The strike has been over for months, but it is only now that we begin to see new episodes on the horizon. Granted, we will only get five or so episodes for all our waiting before the summer break. At this point, we’ll take anything after what’s happened, though. In the case of The Office, they were interrupted just as Jim and Pam finally experienced life together, Angela left Dwight for Andy, and Michael and Jan were at their rockiest point after a failed lawsuit against Dunder-Mifflin. At some point, I imagine some actual office work was done in between all that. But in “Dinner Party” its all about how experiences at Michael Scott’s home can be even more cringe inducing than experience in Michael Scott’s office.
Michael and Jan, despite their obvious extreme tension and even more massing debt, are hosting their first dinner party as a couple. After many failed attempts to invite Jim and Pam, Michael finally tricks them into accepting. Angela and Andy fill out the remaining seats, which drives Dwight back into despair over his lost- but not pregnant on the show- Angela. But dinner is a long long way off when the couples arrive, which gives Michael and Jan plenty of time to show off Michael’s decaying condo, Jan’s new candle “business” and every one of their embarrassing problems. And then Dwight shows up after all to top it off.
“Dinner Party” was the last script that The Office writers wrote before the strike started. Since then, Jenna Fischer and other cast members have repeatedly said that the table read for “Dinner Party” was the funniest one in Office history. Apparently none of it was changed after the strike, as The Office crew is saving a jump in time and new plot developments for next week. But the process of hiding Angela Kinsey’s pregnant belly has already begun, as things like flowers and purses cover her stomach and the camera mostly frames her from the neck up. Other than that, things pick up right where they left off in “Dinner Party” to the shame of all the characters.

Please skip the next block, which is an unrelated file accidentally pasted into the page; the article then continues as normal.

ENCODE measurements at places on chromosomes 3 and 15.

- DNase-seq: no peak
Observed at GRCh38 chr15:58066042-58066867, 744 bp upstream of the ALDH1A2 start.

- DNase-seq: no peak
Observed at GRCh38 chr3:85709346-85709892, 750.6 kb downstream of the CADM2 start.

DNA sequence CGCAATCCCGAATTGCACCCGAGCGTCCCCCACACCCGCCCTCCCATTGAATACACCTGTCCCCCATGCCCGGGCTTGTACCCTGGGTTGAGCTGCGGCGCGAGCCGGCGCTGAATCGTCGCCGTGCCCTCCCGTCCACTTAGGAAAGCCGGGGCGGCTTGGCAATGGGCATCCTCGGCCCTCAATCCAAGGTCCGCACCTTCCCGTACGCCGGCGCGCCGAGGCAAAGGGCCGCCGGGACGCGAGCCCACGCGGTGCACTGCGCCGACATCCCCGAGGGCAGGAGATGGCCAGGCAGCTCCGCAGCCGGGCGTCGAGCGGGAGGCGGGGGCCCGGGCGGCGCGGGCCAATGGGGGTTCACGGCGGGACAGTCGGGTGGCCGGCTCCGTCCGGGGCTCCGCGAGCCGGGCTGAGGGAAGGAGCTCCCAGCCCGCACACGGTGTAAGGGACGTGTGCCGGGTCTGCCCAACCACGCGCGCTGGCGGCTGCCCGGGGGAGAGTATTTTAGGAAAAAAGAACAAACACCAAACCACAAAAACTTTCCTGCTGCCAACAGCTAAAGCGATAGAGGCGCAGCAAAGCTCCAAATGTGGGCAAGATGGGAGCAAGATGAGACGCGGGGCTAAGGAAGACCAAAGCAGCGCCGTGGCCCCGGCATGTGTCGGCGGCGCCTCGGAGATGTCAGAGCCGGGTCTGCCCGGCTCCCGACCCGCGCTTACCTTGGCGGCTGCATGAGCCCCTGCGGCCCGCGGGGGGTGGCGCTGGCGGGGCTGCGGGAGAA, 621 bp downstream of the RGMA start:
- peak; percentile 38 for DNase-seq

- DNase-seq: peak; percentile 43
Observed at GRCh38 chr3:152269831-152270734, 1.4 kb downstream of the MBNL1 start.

The previous episode “The Deposition” laid a lot of Michael and Jan’s past bare in the most cringe worthy fashion. But in “Dinner Party” the awkwardness hits a new record even for The Office. For those who love those kind of Office episodes, this is a welcome return. For those who have been worried at the occasional over-the-top cartoonish approach to The Office and Michael in Season Four, maybe they will be a little more reluctant. But the awkwardness comes from the dialogue and uncomfortable one liners and exchanges, not from stupid actions like Michael driving a car into a lake- though it is said that Michael ran into his own glass door days earlier. Still, dialogue driven comedy and interaction between these characters is where The Office is much more comfortable at, which helps “Dinner Party” along nicely. By the climax of Michael and Jan’s showdown, the uncomfortable lengths to which they go to may be a bit too much for some viewers, however.
But “Dinner Party” isn’t all about comedy that makes the viewer squirm. Michael actually uses a smart ploy in the cold opening to finally get Jim to come to the party, in “Dinner Party”‘s only scene set at Dunder Mifflin. The Dundies are seen again, Michael is seen on a very small “bed” and Jim gets to play around with Michael during a hilarious game of “Celebrity.” Dwight then gets in on the events with a very poor but typical Dwight attempt to move on post-Angela. And Jan gets to play a CD from ex-assistant Hunter, who was played by Nick D’Agosto before he became the very unpopular West from Heroes.
For once, a relief from all the couples drama and squirm inducing Office material comes from Jim and Pam. The star crossed new lovers have always been the normal ones in the bunch to play off the likes of Michael and Dwight, though their own soap opera often overshadows that. But this time, they are the stable couple and are even more well adjusted than ever in the face of all this madness. Jim makes more deadpan and stunned glares to the camera than ever, and Pam even gets to worry that a jealous Jan is out to poison her. For an episode like “Dinner Party” that is driven by Michael and Jan’s rocky roller coaster of insanity, Jim and Pam’s normalcy and ability to provide deadpan comments and disbelieving reactions are more of a relief than ever.Once more, they represent us Office fans and our own reactions to the madness around us. And once more, for all the bitterness and passive aggressiveness of a Michael and Jan, we have Jim and Pam to give The Office its sane, beating heart.
However, recent spoilers and rumors hint that Jim and Pam will have a big arc of their own starting next week- will the drama and angst return to the new couple, or are they about to take brand new steps in their relationship? Or both? Either way, there should be a lot of Jim/Pam changes to come in the rest of the shortened Season Four.
“Dinner Party” was pitched as “Who’s Afraid of Virginia Woolf?” meets The Office, which is probably the most accurate description of all time. It certainly proves that The Office did not miss a beat since the strike- it is still as funny as ever, and often so uncomfortable that you forget that it even is a comedy in the first place. Still, “Dinner Party” was written before the strike, so we still haven’t really found out what The Office writers did after they came back and what new twists are ahead to end the season. Next week is the first true test of whether The Office writers got rusty during the strike and whether they can still end this year with as big a bang as Seasons Two and Three did.